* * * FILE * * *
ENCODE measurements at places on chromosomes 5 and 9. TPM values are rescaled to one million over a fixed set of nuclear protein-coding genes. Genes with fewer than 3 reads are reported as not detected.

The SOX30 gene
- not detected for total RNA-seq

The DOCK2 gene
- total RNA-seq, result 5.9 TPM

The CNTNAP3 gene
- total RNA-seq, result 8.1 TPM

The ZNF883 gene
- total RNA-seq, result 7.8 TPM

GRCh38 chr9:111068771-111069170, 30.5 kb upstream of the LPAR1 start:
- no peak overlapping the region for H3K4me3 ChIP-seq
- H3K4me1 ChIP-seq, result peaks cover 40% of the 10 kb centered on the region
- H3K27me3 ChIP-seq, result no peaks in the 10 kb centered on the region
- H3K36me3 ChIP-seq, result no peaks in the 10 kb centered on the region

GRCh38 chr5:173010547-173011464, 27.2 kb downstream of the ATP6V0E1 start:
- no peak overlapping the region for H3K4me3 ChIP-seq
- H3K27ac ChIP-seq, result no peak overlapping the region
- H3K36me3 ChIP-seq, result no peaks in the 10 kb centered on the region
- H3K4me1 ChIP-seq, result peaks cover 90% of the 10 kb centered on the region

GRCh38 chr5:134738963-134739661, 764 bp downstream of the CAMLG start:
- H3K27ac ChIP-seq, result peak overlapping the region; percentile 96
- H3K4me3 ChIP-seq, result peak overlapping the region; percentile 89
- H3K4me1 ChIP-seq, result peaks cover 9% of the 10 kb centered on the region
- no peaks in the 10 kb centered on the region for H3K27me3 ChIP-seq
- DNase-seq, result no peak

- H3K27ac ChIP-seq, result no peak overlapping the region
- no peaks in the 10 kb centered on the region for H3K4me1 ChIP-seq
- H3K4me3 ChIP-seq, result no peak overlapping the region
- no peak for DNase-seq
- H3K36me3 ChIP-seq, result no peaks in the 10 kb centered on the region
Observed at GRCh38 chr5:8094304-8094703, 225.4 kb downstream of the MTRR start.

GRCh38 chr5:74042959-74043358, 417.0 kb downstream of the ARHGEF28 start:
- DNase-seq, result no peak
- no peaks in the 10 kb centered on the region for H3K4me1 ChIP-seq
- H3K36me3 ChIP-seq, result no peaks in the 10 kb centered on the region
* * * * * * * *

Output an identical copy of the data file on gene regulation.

ENCODE measurements at places on chromosomes 5 and 9. TPM values are rescaled to one million over a fixed set of nuclear protein-coding genes. Genes with fewer than 3 reads are reported as not detected.

The SOX30 gene
- not detected for total RNA-seq

The DOCK2 gene
- total RNA-seq, result 5.9 TPM

The CNTNAP3 gene
- total RNA-seq, result 8.1 TPM

The ZNF883 gene
- total RNA-seq, result 7.8 TPM

GRCh38 chr9:111068771-111069170, 30.5 kb upstream of the LPAR1 start:
- no peak overlapping the region for H3K4me3 ChIP-seq
- H3K4me1 ChIP-seq, result peaks cover 40% of the 10 kb centered on the region
- H3K27me3 ChIP-seq, result no peaks in the 10 kb centered on the region
- H3K36me3 ChIP-seq, result no peaks in the 10 kb centered on the region

GRCh38 chr5:173010547-173011464, 27.2 kb downstream of the ATP6V0E1 start:
- no peak overlapping the region for H3K4me3 ChIP-seq
- H3K27ac ChIP-seq, result no peak overlapping the region
- H3K36me3 ChIP-seq, result no peaks in the 10 kb centered on the region
- H3K4me1 ChIP-seq, result peaks cover 90% of the 10 kb centered on the region

GRCh38 chr5:134738963-134739661, 764 bp downstream of the CAMLG start:
- H3K27ac ChIP-seq, result peak overlapping the region; percentile 96
- H3K4me3 ChIP-seq, result peak overlapping the region; percentile 89
- H3K4me1 ChIP-seq, result peaks cover 9% of the 10 kb centered on the region
- no peaks in the 10 kb centered on the region for H3K27me3 ChIP-seq
- DNase-seq, result no peak

- H3K27ac ChIP-seq, result no peak overlapping the region
- no peaks in the 10 kb centered on the region for H3K4me1 ChIP-seq
- H3K4me3 ChIP-seq, result no peak overlapping the region
- no peak for DNase-seq
- H3K36me3 ChIP-seq, result no peaks in the 10 kb centered on the region
Observed at GRCh38 chr5:8094304-8094703, 225.4 kb downstream of the MTRR start.

GRCh38 chr5:74042959-74043358, 417.0 kb downstream of the ARHGEF28 start:
- DNase-seq, result no peak
- no peaks in the 10 kb centered on the region for H3K4me1 ChIP-seq
- H3K36me3 ChIP-seq, result no peaks in the 10 kb centered on the region